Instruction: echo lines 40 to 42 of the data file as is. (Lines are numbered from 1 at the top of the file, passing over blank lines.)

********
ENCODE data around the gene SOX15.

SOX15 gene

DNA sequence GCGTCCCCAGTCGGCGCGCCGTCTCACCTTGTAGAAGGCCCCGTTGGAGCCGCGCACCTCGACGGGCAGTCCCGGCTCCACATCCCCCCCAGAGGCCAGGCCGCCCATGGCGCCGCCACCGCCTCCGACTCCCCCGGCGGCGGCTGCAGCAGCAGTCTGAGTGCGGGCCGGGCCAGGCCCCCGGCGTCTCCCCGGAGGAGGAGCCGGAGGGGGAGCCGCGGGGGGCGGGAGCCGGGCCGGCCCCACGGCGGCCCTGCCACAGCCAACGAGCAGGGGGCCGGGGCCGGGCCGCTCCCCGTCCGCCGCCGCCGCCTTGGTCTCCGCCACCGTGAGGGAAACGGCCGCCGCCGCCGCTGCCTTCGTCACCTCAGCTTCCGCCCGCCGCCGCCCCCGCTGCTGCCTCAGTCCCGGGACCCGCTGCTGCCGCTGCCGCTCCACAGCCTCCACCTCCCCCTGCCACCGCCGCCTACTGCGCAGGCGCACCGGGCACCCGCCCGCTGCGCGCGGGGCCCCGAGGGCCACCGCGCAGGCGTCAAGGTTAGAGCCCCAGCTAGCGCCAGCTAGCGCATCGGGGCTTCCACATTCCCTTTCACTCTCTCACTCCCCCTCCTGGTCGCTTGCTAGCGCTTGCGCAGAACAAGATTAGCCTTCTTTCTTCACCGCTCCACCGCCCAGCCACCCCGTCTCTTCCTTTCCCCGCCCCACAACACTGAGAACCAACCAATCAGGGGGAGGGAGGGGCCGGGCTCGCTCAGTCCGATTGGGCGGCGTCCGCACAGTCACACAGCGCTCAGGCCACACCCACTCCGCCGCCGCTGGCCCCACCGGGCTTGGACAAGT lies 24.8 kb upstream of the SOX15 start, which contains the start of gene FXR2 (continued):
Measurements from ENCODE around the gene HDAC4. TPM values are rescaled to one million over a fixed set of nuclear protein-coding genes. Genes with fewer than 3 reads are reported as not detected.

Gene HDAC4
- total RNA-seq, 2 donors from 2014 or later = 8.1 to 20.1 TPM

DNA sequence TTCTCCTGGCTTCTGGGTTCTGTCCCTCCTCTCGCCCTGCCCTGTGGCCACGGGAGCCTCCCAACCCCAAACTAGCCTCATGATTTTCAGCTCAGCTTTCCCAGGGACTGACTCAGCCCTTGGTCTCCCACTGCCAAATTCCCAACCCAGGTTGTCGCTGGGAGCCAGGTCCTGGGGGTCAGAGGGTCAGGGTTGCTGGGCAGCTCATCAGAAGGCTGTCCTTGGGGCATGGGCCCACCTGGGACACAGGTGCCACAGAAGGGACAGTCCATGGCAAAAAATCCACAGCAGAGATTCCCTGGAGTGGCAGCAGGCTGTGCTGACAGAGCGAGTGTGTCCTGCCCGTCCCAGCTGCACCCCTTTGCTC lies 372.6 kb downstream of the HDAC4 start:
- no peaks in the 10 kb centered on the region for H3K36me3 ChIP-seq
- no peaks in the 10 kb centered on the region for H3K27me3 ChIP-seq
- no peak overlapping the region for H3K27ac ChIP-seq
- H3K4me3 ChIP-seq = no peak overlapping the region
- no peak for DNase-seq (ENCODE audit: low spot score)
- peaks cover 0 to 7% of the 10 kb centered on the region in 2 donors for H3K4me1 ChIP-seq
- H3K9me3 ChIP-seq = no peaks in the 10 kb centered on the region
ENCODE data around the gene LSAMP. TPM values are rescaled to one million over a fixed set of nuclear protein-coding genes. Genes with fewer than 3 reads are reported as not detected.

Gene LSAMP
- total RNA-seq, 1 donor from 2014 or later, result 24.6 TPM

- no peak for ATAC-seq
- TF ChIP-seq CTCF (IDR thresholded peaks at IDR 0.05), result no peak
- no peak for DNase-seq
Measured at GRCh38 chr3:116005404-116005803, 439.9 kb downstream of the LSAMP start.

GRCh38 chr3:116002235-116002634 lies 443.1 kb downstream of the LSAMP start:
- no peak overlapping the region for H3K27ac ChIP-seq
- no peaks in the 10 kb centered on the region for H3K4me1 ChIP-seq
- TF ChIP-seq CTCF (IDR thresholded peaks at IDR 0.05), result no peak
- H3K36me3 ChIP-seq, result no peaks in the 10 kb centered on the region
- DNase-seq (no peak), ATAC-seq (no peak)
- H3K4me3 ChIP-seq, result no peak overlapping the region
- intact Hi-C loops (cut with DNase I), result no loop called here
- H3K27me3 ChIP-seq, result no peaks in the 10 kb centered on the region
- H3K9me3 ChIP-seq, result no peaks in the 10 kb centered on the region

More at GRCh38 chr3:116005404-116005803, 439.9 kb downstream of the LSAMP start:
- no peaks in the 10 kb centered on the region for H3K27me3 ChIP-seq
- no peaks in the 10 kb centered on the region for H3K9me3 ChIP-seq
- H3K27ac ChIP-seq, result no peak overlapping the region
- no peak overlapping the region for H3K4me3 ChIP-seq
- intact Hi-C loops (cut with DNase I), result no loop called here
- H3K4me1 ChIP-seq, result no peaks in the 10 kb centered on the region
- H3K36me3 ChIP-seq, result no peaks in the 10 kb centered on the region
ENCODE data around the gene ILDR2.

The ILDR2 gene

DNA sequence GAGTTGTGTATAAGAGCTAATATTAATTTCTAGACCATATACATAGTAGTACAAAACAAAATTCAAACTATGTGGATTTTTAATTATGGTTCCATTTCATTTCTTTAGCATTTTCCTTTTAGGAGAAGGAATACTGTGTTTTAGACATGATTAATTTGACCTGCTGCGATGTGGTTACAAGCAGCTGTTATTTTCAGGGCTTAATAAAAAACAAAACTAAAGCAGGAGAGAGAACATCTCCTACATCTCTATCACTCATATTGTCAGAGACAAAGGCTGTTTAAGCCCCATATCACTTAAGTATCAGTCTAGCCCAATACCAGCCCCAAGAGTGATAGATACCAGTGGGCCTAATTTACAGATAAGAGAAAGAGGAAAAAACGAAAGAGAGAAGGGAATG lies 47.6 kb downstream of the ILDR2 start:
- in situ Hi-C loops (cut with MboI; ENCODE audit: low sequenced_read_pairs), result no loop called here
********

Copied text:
ENCODE data around the gene ILDR2.

The ILDR2 gene

DNA sequence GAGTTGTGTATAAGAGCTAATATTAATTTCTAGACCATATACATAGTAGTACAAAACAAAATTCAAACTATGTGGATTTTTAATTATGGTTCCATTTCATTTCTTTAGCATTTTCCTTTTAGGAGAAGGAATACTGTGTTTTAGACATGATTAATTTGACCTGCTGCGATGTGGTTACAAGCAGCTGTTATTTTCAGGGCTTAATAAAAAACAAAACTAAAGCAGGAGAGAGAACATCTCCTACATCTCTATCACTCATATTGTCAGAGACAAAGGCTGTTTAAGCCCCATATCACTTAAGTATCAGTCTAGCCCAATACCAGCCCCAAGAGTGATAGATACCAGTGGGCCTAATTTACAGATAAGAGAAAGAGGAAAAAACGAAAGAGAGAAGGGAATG lies 47.6 kb downstream of the ILDR2 start: